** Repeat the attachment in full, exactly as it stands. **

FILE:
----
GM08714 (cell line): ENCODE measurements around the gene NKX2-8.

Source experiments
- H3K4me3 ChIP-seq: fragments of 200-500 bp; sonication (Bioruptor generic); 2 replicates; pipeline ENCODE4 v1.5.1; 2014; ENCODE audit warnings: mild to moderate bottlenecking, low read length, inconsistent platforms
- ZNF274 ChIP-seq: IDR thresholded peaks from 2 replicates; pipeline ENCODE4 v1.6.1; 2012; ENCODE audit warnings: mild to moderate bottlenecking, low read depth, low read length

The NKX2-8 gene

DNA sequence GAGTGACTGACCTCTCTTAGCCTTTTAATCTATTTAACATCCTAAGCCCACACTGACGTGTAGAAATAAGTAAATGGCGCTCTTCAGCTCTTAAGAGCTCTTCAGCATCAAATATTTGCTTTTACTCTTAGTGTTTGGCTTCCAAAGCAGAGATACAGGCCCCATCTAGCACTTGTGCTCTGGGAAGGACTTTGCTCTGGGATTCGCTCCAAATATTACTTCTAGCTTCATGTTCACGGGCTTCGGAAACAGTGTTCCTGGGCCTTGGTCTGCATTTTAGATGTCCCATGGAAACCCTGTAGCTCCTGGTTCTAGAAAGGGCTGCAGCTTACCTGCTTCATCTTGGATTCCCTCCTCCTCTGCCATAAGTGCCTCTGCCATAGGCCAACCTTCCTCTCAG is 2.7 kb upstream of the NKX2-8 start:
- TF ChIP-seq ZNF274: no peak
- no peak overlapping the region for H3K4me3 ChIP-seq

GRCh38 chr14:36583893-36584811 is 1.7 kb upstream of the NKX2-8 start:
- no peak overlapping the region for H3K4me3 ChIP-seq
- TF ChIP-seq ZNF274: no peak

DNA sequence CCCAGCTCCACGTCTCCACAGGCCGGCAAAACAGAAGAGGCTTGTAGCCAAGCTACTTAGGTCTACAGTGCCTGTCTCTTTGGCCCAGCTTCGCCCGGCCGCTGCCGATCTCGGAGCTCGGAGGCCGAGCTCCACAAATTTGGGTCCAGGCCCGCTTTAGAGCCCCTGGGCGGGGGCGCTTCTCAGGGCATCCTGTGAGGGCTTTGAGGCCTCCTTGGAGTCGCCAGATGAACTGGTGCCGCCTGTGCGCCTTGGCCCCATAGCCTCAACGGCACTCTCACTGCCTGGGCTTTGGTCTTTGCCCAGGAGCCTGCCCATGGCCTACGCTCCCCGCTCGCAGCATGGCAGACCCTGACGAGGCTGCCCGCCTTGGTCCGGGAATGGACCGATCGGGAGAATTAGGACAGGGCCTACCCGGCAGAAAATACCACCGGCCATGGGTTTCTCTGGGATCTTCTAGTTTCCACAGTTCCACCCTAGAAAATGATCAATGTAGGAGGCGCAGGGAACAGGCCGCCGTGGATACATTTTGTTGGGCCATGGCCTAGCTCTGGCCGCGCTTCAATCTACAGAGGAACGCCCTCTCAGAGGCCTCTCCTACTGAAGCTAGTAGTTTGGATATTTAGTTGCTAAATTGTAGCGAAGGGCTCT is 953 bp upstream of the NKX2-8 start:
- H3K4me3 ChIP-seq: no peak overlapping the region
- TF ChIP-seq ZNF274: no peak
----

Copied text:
GM08714 (cell line): ENCODE measurements around the gene NKX2-8.

Source experiments
- H3K4me3 ChIP-seq: fragments of 200-500 bp; sonication (Bioruptor generic); 2 replicates; pipeline ENCODE4 v1.5.1; 2014; ENCODE audit warnings: mild to moderate bottlenecking, low read length, inconsistent platforms
- ZNF274 ChIP-seq: IDR thresholded peaks from 2 replicates; pipeline ENCODE4 v1.6.1; 2012; ENCODE audit warnings: mild to moderate bottlenecking, low read depth, low read length

The NKX2-8 gene

DNA sequence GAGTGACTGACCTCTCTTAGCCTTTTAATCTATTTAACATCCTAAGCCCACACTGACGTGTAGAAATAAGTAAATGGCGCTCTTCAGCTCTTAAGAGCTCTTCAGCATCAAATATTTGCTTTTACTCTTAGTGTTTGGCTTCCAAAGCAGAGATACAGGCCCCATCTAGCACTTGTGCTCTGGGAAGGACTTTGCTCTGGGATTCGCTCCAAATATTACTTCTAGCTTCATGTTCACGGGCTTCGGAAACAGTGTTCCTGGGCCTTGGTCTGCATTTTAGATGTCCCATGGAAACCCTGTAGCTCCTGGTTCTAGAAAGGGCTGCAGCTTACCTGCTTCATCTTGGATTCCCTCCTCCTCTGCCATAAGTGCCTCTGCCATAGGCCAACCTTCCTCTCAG is 2.7 kb upstream of the NKX2-8 start:
- TF ChIP-seq ZNF274: no peak
- no peak overlapping the region for H3K4me3 ChIP-seq

GRCh38 chr14:36583893-36584811 is 1.7 kb upstream of the NKX2-8 start:
- no peak overlapping the region for H3K4me3 ChIP-seq
- TF ChIP-seq ZNF274: no peak

DNA sequence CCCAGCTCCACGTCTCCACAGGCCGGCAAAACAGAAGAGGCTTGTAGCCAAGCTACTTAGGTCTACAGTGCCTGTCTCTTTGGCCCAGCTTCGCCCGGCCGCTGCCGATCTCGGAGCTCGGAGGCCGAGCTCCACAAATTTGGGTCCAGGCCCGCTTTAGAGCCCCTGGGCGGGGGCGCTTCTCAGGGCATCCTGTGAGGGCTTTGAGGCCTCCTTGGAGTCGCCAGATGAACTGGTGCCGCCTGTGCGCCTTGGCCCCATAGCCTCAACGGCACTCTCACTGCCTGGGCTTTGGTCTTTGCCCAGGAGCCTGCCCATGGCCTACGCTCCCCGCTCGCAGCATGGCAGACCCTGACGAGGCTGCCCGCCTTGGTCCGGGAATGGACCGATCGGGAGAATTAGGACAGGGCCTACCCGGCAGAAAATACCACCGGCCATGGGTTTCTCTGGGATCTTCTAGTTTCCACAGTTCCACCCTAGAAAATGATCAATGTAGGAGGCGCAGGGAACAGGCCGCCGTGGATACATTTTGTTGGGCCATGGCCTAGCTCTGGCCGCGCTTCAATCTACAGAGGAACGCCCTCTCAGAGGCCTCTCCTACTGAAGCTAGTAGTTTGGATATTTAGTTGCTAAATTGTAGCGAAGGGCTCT is 953 bp upstream of the NKX2-8 start:
- H3K4me3 ChIP-seq: no peak overlapping the region
- TF ChIP-seq ZNF274: no peak